A nation that places traditional emphasis on the value of education, Japan is home to one of the most stressful and unyielding secondary educations systems in the world. Even after phasing out the six day school week, the country boasts one of the longest, if not the longest school year of any developed country.
Participation in clubs and activities is mandatory, and many students attend cram schools after school in preparation for either upper secondary or university entrance exams. Mountains of homework are oftentimes assigned and completed over holidays, while the curriculum is leaps and bounds ahead of their American or European equivalent taught the same year (especially so in the maths and sciences). A typical student from North America would be traumatized past the point of no return under the pressure to perform, let alone function, in the secondary school system in the Land of the Rising Sun.
For the Japanese and outsiders alike, the years spent in high school in Japan can be likened to sticking one’s head in a pressure cooker. You’d be surprised to find out that the current incarnation of secondary education in Japan is a watered – down form of the system that preceded it.
In response to the extraordinary amount of stress experienced by students (and the burden of stress – related suicides that the system itself carried), Japan changed the rules ten years ago and toyed with the idea of an American – style system that favoured independent thought. Thoughts eventually translated into action, and the pressure-free system was born. Textbooks were slashed. School hours were cut. The amount of homework, though still considerable, was reduced. Creativity and application of knowledge, not rote memorization, became the increasing focus in many schools.
The results have been nothing short of a disaster. Following the implementation of the new, more carefree system, Japan’s ranking in education dropped like a rock. In 1995, junior high students participated in a test conducted by the OECD. In that study, Japan placed third in mathematics and science – all very impressive. Since then, however, Japan’s ranking in the two fields fell to 8th and 5th place respectively after the same test was conducted in 2009, and the country was beaten in overall ranking by the likes of South Korea, Hong Kong, China and Singapore, among several others.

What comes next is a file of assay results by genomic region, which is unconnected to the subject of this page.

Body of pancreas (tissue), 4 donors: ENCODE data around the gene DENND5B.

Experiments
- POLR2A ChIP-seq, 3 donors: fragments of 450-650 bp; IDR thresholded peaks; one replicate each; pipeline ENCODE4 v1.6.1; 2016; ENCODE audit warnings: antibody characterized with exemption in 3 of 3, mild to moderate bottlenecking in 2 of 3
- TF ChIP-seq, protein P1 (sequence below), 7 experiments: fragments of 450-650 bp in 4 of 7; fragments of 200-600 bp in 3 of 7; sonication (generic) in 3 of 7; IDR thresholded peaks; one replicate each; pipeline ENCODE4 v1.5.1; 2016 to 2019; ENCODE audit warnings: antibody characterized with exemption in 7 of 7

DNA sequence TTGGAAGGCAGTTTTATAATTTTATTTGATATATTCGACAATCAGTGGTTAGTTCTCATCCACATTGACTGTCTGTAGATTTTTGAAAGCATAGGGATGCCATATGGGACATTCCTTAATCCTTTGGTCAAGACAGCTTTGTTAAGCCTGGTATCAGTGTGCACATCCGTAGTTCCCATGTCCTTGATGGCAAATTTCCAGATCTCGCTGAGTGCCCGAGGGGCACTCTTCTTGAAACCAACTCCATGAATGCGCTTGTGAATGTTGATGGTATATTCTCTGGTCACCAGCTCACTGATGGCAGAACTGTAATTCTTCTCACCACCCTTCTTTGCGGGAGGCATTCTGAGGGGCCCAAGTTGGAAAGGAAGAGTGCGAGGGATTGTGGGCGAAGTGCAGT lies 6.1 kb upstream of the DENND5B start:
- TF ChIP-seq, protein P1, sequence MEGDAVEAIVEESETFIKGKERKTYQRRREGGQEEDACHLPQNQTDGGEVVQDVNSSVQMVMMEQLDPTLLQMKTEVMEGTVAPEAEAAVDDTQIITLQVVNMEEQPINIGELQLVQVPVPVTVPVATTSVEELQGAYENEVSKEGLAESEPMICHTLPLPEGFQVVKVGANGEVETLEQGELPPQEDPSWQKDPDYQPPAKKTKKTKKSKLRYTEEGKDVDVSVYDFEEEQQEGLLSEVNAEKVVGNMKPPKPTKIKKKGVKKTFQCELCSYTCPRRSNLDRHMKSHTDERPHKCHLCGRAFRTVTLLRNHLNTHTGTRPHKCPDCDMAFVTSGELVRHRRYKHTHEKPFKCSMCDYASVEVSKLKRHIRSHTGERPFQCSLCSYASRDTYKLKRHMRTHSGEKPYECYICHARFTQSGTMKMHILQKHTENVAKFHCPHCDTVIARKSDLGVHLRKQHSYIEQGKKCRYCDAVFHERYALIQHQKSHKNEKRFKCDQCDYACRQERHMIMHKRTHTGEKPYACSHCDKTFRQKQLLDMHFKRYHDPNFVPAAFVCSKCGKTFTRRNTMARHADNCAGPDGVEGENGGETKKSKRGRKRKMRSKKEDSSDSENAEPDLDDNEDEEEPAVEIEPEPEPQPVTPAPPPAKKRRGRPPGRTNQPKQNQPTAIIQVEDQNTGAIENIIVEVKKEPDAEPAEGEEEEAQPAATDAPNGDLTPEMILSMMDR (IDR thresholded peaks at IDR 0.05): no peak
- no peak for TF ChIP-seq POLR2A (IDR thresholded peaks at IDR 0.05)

Shocked by its education system’s fall from grace, Japan is looking to make a return to prominence in education through the resurrection of the old. The Ministry of Education recently approved a move that would see textbooks fattened, school hours lengthened and English as a subject introduced earlier on. It is difficult to see, however, how better results can be achieved through such measures, all while avoiding students’ stress – related issues that led to reform to start with. How, then, can Japan achieve independent thought, a lower level of stress and a high quality of education all in the same system?
Ask the Finnish.
Though its education system is paradoxical to Japan’s in every conceivable way, Finland beat the East Asian nation in ranking third overall in the OECD’s test of junior high school students. It would be difficult for the average Japanese (or average East Asian, for that matter) to understand why. According to the OECD, the Finnish spend the least amount of time in school and begin their schooling a full two years later than their peers in the rest of the world. Mention cram schools to the average Finn and he will look at you in utter bewilderment. There is only one (yes, one) mandatory exam, taken at the end of one’s secondary schooling. In contrast to many of the equally high ranking countries in East Asia (Japan included), Finland’s education system seems to be too relaxed and too unorthodox to perform well on any standardized test – yet it does.
The key, the Finns say, lies in balance and support from all parts of the community. Streaming, or sorting students into classes according to academic ability, for instance, is practically unheard of. Additional teachers are hired as needed to help students struggling in various subjects. To reduce the amount of stress experienced by students, the Finnish education system combines both the primary and secondary education systems into one, in turn forging stronger bonds between teacher and student. The Finnish government invests heavily in ensuring the quality of its teachers, and doles out large amounts of state support for teachers seeking a postgraduate education. These factors, among many others, have nurtured an environment inclined towards excellence in learning, one that has proven to be more effective than the heavy handed approach taken by the Japanese and others in the Asia – Pacific region.
Though fattening its textbooks and lengthening the school day may lead to an incremental increase in Japan’s overall score, the system as a whole needs to be overhauled if Japan wishes to resolve the problems its students continue to face. Imitating the Finns, perhaps, may be a good place to start.